In my recent Senate testimony, I argued that the best way to address environmental damage caused by energy use is for the government to charge a price for these pollution costs. In previous Senate testimony, I argued that a pollution tax is preferable to a cap-and-trade program, but either will result in substantially lower economic costs than command-and-control regulations that mandate technologies, fuels, or energy efficiency standards. Whether one establishes a price on pollution with a tax or with a cap-and-trade program, the main virtue is the same: a price makes consumers and businesses face the cost of their energy use and creates incentives to reduce pollution as flexibly and cheaply as possible, whether through conservation, developing novel technologies, or using alternative energy sources.
As follow-up to my most recent testimony, I was asked to submit written comments on my view of the American Energy Efficiency Act (S.1063) sponsored by Senator Al Franken (D-MN). Although the bill’s title refers to “energy efficiency,” and the first line states that the goal is “to establish a Federal energy efficiency resource standard for electricity and natural gas suppliers,” the bill does not actually address efficiency. Energy efficiency standards typically set limits on the ratio of energy output (e.g., BTUs) to energy input (e.g., watts). In contrast, the Franken bill establishes a supplier-specific cap on electricity and natural gas delivery rather than addressing efficiency directly.
Caps on energy or energy efficiency are less cost-effective than a price on pollution because they afford less flexibility. For example, in the case of air conditioners, energy-efficiency standards do not give purchasers any incentive to reduce the number or size of air conditioners that might be purchased or how much each of them will be run; only the energy-efficiency of a particular-sized model is regulated.
The Franken bill mandates that each retail electricity supplier reduce the amount of electricity it produces or supplies relative to the three years before compliance begins, starting with a 1 percent reduction in 2017 and increasing to a 20 percent reduction in 2030. Each natural gas supplier must reduce the amount of natural gas not going to electricity by 0.50 percent in 2017, increasing to a 13 percent reduction in 2030. (Natural gas going towards electricity is covered by the electricity cap.)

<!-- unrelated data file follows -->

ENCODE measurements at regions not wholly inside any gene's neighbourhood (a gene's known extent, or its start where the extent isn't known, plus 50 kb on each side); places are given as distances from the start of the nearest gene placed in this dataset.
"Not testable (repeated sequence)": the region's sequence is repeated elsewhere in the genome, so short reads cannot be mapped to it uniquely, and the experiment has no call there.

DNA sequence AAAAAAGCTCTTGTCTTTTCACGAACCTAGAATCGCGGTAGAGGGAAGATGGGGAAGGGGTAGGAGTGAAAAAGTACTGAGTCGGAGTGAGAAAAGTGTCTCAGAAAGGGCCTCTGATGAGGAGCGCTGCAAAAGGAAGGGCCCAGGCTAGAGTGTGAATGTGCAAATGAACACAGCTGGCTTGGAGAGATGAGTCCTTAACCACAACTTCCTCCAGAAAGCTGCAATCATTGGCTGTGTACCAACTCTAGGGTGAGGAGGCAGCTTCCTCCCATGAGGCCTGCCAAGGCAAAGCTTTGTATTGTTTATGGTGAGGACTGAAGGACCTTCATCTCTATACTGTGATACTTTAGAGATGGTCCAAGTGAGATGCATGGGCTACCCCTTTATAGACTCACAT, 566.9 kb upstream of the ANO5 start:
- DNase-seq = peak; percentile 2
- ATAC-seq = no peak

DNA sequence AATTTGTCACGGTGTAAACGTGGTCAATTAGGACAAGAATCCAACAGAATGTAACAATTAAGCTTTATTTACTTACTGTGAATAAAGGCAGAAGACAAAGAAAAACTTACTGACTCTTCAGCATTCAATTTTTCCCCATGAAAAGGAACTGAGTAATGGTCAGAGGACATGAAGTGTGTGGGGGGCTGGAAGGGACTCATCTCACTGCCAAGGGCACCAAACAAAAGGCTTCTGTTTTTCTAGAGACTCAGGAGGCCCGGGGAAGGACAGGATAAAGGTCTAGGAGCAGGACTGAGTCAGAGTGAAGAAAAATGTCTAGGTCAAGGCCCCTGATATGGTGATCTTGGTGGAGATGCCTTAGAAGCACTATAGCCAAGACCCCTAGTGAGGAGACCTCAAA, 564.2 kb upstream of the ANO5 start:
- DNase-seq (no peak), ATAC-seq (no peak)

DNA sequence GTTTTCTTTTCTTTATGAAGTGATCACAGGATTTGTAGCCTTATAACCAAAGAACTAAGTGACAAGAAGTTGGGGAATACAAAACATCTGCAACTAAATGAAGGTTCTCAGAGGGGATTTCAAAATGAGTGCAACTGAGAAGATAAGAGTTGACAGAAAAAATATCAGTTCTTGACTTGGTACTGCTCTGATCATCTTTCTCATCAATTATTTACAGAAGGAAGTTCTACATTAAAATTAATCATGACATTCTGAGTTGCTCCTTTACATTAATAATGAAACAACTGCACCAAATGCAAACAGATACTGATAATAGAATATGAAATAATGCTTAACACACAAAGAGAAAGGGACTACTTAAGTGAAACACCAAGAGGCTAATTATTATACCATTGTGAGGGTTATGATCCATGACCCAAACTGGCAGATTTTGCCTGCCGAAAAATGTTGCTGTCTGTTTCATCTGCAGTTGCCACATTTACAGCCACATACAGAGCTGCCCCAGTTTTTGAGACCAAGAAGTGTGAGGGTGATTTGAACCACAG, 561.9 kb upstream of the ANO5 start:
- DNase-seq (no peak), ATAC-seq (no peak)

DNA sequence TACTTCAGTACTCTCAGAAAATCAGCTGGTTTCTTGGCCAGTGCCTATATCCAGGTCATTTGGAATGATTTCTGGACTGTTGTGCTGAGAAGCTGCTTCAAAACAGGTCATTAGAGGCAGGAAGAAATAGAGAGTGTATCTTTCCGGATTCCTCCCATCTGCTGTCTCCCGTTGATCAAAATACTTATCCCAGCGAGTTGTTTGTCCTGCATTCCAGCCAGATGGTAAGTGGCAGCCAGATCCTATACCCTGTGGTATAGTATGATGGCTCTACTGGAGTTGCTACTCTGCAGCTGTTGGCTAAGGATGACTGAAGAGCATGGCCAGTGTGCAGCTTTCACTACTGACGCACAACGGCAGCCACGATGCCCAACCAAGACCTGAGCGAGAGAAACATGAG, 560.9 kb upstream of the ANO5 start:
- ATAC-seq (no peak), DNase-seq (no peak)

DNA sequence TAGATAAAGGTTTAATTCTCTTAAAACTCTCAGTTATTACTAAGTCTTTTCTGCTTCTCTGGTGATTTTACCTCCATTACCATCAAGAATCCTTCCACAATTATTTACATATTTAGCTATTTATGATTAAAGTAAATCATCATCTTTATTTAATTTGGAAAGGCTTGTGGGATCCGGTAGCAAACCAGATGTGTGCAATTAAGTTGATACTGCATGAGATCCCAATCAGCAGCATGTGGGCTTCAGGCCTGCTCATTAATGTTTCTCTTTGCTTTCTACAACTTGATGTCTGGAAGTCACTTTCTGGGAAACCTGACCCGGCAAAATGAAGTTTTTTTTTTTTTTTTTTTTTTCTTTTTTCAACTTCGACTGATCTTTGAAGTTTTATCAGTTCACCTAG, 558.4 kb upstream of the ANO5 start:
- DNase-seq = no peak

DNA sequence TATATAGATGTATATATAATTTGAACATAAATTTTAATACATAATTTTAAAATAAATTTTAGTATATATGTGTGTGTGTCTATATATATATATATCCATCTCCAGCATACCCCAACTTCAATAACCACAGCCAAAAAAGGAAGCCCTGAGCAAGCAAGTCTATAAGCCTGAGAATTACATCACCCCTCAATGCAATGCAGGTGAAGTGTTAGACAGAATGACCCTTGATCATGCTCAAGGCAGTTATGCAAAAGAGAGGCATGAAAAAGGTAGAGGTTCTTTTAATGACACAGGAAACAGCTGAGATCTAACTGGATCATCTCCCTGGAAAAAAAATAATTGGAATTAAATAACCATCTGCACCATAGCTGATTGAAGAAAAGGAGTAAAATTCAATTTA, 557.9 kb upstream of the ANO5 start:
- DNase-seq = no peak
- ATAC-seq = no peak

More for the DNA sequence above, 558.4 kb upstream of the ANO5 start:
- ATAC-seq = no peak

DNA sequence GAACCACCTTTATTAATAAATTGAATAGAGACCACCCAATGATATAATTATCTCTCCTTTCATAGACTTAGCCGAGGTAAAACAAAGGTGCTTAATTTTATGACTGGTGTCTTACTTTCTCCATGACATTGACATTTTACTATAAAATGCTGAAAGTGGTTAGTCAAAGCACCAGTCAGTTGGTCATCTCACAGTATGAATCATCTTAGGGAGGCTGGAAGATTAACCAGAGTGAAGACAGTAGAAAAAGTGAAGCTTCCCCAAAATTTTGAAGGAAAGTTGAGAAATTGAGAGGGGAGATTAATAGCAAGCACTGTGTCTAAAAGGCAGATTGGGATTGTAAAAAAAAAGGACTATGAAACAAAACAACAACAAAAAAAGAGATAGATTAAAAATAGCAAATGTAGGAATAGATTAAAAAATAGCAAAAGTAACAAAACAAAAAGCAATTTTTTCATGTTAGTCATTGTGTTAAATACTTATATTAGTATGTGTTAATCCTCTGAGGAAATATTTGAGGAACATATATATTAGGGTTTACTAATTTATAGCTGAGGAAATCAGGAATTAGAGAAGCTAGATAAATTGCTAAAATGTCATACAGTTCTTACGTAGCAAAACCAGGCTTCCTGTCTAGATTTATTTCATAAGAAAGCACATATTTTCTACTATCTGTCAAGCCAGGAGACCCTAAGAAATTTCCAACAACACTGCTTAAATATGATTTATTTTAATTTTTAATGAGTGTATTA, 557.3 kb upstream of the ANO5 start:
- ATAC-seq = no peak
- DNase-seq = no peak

These are quotas on electricity and natural gas that apply individually to each supplier, which means there is no flexibility for different electricity or natural gas levels across suppliers. Across-supplier flexibility would lower costs (while maintaining the same overall cap) because sources could search for the lowest cost actions across the entire regulated sector.
The bill highlights the problem with targeting electricity or natural gas (or any other energy source) rather than targeting pollution directly. The problem with energy use is that we use too much of it because the costs to the environment are not included in the pricing. The optimal response is to charge a price for polluting (whether with a tax or through cap-and-trade), which would raise the price of each energy source in proportion to its pollution cost. Targeting electricity or natural gas (or energy efficiency for appliances or mileage standards for cars or any number of other things) rather than pollution misses the mark. Indeed, in the case of electricity it isn’t certain that a quota would reduce greenhouse gases, the main pollutant of concern. For one, the required reductions in electricity might be achieved by cutting back on clean forms of energy, such as wind and solar power. And by establishing facility-specific quotas rather than a broad cap-and-trade or tax for pollution, total emissions could increase with the emergence of new (albeit regulated) facilities. It is also conceivable that the optimal way to reduce greenhouse gases is to shift our transportation sector towards electric vehicles, which would mean we want more electricity rather than less in order to cost-effectively reduce greenhouse gas emissions. This quota plan is yet another example of how we are pursuing poorly targeted and inefficient regulations instead of the economically sound approach of pricing pollution.
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